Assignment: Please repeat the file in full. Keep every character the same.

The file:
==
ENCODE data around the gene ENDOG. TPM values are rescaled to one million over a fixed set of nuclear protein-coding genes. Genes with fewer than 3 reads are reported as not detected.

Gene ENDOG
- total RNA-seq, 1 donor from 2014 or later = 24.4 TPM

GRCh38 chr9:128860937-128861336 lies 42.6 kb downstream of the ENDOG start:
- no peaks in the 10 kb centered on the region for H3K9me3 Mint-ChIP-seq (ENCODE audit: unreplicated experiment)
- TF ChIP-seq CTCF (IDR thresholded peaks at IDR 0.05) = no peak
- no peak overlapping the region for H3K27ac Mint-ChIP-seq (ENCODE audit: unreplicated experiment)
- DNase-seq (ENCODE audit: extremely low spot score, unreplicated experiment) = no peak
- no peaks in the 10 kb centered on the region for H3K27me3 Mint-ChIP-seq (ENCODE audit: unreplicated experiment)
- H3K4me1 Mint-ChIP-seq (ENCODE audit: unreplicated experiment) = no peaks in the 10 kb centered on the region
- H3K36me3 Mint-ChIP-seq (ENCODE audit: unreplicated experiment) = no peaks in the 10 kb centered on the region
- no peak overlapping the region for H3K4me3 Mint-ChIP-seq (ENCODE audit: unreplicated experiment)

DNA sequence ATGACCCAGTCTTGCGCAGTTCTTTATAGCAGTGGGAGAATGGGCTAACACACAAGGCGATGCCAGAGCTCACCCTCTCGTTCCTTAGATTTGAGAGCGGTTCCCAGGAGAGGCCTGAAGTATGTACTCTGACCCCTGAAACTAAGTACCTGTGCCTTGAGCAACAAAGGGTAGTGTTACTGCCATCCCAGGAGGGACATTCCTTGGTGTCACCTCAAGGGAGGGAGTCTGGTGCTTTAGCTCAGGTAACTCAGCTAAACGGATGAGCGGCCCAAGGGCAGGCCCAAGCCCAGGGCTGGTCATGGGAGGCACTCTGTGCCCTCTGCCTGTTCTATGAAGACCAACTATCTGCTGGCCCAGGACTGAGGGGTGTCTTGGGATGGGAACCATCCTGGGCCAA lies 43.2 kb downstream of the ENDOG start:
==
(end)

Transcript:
ENCODE data around the gene ENDOG. TPM values are rescaled to one million over a fixed set of nuclear protein-coding genes. Genes with fewer than 3 reads are reported as not detected.

Gene ENDOG
- total RNA-seq, 1 donor from 2014 or later = 24.4 TPM

GRCh38 chr9:128860937-128861336 lies 42.6 kb downstream of the ENDOG start:
- no peaks in the 10 kb centered on the region for H3K9me3 Mint-ChIP-seq (ENCODE audit: unreplicated experiment)
- TF ChIP-seq CTCF (IDR thresholded peaks at IDR 0.05) = no peak
- no peak overlapping the region for H3K27ac Mint-ChIP-seq (ENCODE audit: unreplicated experiment)
- DNase-seq (ENCODE audit: extremely low spot score, unreplicated experiment) = no peak
- no peaks in the 10 kb centered on the region for H3K27me3 Mint-ChIP-seq (ENCODE audit: unreplicated experiment)
- H3K4me1 Mint-ChIP-seq (ENCODE audit: unreplicated experiment) = no peaks in the 10 kb centered on the region
- H3K36me3 Mint-ChIP-seq (ENCODE audit: unreplicated experiment) = no peaks in the 10 kb centered on the region
- no peak overlapping the region for H3K4me3 Mint-ChIP-seq (ENCODE audit: unreplicated experiment)

DNA sequence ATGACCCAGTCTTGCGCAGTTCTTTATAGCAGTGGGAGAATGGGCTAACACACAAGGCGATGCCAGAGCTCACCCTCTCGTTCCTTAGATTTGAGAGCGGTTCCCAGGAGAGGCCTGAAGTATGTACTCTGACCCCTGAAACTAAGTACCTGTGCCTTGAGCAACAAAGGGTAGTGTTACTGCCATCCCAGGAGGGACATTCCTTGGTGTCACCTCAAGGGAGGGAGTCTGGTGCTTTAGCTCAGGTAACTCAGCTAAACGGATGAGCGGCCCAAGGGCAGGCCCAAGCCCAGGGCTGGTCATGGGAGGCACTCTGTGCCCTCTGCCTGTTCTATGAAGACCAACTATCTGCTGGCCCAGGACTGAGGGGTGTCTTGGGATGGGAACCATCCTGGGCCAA lies 43.2 kb downstream of the ENDOG start: